Historian and Toyota Avensis driver Bill Callaghan tells the stories of his travels around the UK as @BillysBritain on Twitter. Read on as he explains why working with animals and children isn’t always as hard as it sounds – if you have a spacious estate.
“No plan survives contact with the enemy”, so Von Clauswitz tells us. The same is true with puppies and babies. Taking Fitzroy, my Beagle pup, my friend Toni and her twin baby girls out for a day was a feat of logistics to rival those of my army days.
I love Toni (it’s no secret, everyone does), and helping her grab a bit of escapism from the demands of her baby twin daughters seemed like a nice thing to do. She tells me that even with the joys of motherhood she does miss her demanding job and the grown-up conversations. She also misses the slightly less grown-up crew chatter of Tower Lifeboat, where we met. So, a simple idea: take the kids on an outing to Newhaven. It wasn’t my first outing with Toni and the twins – we’ve done lunch a few times and even gone swimming so this should have been easy – but of course that was before I had Fitz.
Babies plus beagle equals… who knows?
I was due to meet Toni at 10am, but encountered a few delays on Fitz’s early morning walk. He’s still in the early stages of training, so he has to think a bit before he pees and poos and his mind was taken elsewhere by other dogs in the park. We were also stopped by many folk wanting to pet him. No surprise – he’s cute. Part of the joy of Fitz that I get to meet people this way, but it just takes time, which I didn’t really have to spare.
Packing the car for Fitz also took more time than I’d allowed; poo bags, treats, water, bowls, food, things to throw (not the poo bags), his lead, incontinence pads (he’s a pup with a small bladder and prone to car sickness)… the list is long. So, forty minutes late, Fitz and I set off out of central London in the Avensis and headed for Lewes in East Sussex.
I’d added a fudge factor and traffic was really light so I rather smugly arrived at Toni’s on time. But a prompt restart to Newhaven was dashed because the twins had other ideas. They needed feeding and changing, but I was determined to use the time efficiently: so while Toni fed, I added the baby stuff to the car. I could have done the nappy changes, but I know where I’m most useful.
The logistics of getting a baby into a car for an outing are daunting, and with twins it’s almost doubly so. Curiously, the kit list for the twins was almost identical to Fitz’s (if more sanitary): twin buggy, feeding kit, nappies and changing gear, rattles and squeaky toys, layers of cold weather kit and, most importantly, kiddie seats for the car. Fabulously safe bits of kit these, beautifully engineered to become rigidly attached to the chassis of the car and very different from the loose, seatbelt-held things I used for my own kids thirty years ago. I’ll admit I did ponder how those old seats would have fared in an impact and offered a silent prayer of thanks I’d never had to find out.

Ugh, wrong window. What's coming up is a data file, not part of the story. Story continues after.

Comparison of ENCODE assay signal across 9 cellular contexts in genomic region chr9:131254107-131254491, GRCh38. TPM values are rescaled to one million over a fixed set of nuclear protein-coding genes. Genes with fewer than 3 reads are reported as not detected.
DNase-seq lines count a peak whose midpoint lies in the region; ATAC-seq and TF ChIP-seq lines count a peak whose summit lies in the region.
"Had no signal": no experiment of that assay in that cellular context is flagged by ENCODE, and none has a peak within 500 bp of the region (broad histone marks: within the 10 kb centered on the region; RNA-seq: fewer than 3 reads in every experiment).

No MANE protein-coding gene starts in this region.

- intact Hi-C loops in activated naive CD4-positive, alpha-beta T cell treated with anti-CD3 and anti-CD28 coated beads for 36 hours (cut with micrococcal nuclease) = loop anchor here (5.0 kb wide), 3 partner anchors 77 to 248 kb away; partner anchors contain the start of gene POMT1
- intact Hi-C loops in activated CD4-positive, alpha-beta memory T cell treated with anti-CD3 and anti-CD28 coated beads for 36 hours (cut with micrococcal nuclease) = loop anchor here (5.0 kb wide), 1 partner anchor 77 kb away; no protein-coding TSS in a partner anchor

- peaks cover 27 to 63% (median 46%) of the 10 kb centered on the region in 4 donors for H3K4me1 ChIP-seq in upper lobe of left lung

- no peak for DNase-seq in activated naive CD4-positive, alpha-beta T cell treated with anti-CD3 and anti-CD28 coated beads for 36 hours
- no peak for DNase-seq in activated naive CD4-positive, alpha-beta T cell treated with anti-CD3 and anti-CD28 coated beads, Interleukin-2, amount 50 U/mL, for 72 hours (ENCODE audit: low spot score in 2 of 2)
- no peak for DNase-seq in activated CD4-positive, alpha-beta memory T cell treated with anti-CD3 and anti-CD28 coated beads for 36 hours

Even though Toni had everything laid out, the loading alone took the best part of half an hour. After rehousing Fitz in the passenger foot well and reducing a huge pram down to a flat pack that fitted surprisingly well in the back, we set off at 11:30 for Newhaven only an hour later than planned. As I started the engine and pulled away the twins snuffled a bit and then snored all the way.
The pleasant drive along country lanes to Newhaven from Lewes took around twenty minutes – much less time than I’d spent packing for the trip, but we weren’t rushing. De-bussing took a while too, but what a place to de-buss!
Newhaven breakwater is rather spectacular on a windy day – and there was plenty of that about. The sea smashed over the breakwater in volcanic fashion, and it was marvellous. Though the harbour is industrial it is not without beauty and all of this is best viewed from the Coastal Defence Battery atop the hill.
Find out more about Newhaven Fort here or scroll down for more.
It’s often the case that the military grab the best views. The authority for this derives from a “well, we’ve got guns and you haven’t” approach. The Newhaven Battery overlooks one of the beaches earmarked for Operation Sealion, Hitler’s planned invasion of Britain in the Second World War.
The trek up to the battery is easy enough and it is a real treat to visit. There’s fascinating history here from the Napoleonic era to the Cold War with lots of places to look around and explore. Fitz loved it – there were rabbits to chase. They got away and laughed at him on his lead, but he could see the fear in their eyes. In all we spent two hours there, could well have spent more and still not have seen it all.
Newhaven also has a lifeboat. As former crewmates on London’s Tower Lifeboat, Toni and I thought about a visit, but from the fort we saw it launch out on service. Probably just as well because very shortly after, our sense of time all awry, the babies and beagle made known their need for a feed. The grown-ups were hungry too. We found a dog and baby-friendly pub in Lewes and enjoyed our lunch at tea time. If you want to live by the clock don’t have babies or beagles.
Newhaven Fort information
Newhaven Fort is located at postcode BN9 9DS. Adult entry costs £7.70 (including Gift Aid) in 2016, family tickets for two adults and up to three children are £23.10 (including Gift Aid).
It’s open daily until to 6th November 2016 from 10am to 5pm (last entry 4pm).